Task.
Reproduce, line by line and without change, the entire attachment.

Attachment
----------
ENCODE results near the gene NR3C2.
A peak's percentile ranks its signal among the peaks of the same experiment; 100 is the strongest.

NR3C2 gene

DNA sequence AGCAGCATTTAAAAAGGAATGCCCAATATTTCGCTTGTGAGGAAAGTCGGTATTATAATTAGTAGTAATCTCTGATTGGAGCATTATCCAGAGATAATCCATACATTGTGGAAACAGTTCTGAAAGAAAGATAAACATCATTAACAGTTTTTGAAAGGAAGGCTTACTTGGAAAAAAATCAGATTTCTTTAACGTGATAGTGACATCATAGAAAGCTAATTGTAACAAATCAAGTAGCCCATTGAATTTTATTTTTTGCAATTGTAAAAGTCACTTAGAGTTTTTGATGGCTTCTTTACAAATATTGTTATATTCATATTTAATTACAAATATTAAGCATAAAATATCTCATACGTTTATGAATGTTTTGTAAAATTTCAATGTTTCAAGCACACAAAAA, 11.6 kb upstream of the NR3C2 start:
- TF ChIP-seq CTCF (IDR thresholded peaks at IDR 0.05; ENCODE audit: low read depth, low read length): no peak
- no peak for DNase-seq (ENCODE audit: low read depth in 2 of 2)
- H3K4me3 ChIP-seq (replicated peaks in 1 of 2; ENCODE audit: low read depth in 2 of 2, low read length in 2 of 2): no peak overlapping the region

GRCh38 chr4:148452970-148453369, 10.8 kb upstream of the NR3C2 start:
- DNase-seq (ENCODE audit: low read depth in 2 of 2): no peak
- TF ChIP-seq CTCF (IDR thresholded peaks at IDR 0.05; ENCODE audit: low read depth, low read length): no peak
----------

ENCODE results near the gene NR3C2.
A peak's percentile ranks its signal among the peaks of the same experiment; 100 is the strongest.

NR3C2 gene

DNA sequence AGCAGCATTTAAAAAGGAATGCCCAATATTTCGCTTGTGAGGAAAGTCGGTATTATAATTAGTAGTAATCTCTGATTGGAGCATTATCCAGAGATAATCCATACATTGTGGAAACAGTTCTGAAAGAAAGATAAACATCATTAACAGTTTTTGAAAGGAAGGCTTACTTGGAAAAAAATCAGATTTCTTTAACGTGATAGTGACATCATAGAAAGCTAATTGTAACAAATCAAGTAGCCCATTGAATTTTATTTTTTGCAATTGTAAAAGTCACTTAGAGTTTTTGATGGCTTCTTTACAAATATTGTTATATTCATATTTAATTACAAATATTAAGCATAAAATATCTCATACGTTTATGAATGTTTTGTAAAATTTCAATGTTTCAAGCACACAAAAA, 11.6 kb upstream of the NR3C2 start:
- TF ChIP-seq CTCF (IDR thresholded peaks at IDR 0.05; ENCODE audit: low read depth, low read length): no peak
- no peak for DNase-seq (ENCODE audit: low read depth in 2 of 2)
- H3K4me3 ChIP-seq (replicated peaks in 1 of 2; ENCODE audit: low read depth in 2 of 2, low read length in 2 of 2): no peak overlapping the region

GRCh38 chr4:148452970-148453369, 10.8 kb upstream of the NR3C2 start:
- DNase-seq (ENCODE audit: low read depth in 2 of 2): no peak
- TF ChIP-seq CTCF (IDR thresholded peaks at IDR 0.05; ENCODE audit: low read depth, low read length): no peak